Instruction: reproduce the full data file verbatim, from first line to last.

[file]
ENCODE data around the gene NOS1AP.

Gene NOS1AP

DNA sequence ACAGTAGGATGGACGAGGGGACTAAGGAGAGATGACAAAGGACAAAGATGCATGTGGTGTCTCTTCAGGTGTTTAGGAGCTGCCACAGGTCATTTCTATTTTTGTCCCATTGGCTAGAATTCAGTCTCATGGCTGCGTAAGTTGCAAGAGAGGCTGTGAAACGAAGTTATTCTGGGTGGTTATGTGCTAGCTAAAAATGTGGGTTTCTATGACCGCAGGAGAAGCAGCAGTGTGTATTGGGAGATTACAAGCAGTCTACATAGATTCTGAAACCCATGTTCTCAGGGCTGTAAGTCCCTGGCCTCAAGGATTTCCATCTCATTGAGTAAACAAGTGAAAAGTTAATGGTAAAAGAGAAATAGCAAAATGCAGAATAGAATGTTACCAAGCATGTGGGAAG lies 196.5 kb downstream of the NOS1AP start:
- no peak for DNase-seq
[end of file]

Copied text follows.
ENCODE data around the gene NOS1AP.

Gene NOS1AP

DNA sequence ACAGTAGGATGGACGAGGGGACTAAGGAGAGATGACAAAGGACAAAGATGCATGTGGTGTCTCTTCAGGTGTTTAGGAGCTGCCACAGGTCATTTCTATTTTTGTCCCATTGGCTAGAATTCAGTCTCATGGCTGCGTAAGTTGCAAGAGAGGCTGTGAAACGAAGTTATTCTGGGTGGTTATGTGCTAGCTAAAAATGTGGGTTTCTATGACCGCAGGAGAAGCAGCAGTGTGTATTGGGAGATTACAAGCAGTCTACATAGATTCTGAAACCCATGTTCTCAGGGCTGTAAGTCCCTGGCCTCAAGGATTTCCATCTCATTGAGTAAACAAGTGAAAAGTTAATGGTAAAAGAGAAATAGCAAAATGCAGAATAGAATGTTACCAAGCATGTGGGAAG lies 196.5 kb downstream of the NOS1AP start:
- no peak for DNase-seq